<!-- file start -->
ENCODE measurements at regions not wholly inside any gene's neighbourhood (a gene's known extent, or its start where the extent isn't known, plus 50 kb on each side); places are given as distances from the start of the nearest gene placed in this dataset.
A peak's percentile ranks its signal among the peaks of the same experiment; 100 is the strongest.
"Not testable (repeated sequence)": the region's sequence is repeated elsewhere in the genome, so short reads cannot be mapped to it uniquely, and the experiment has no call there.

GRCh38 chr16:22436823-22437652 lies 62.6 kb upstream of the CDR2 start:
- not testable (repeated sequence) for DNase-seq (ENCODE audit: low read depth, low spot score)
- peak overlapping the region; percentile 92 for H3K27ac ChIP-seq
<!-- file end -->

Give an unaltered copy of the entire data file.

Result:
ENCODE measurements at regions not wholly inside any gene's neighbourhood (a gene's known extent, or its start where the extent isn't known, plus 50 kb on each side); places are given as distances from the start of the nearest gene placed in this dataset.
A peak's percentile ranks its signal among the peaks of the same experiment; 100 is the strongest.
"Not testable (repeated sequence)": the region's sequence is repeated elsewhere in the genome, so short reads cannot be mapped to it uniquely, and the experiment has no call there.

GRCh38 chr16:22436823-22437652 lies 62.6 kb upstream of the CDR2 start:
- not testable (repeated sequence) for DNase-seq (ENCODE audit: low read depth, low spot score)
- peak overlapping the region; percentile 92 for H3K27ac ChIP-seq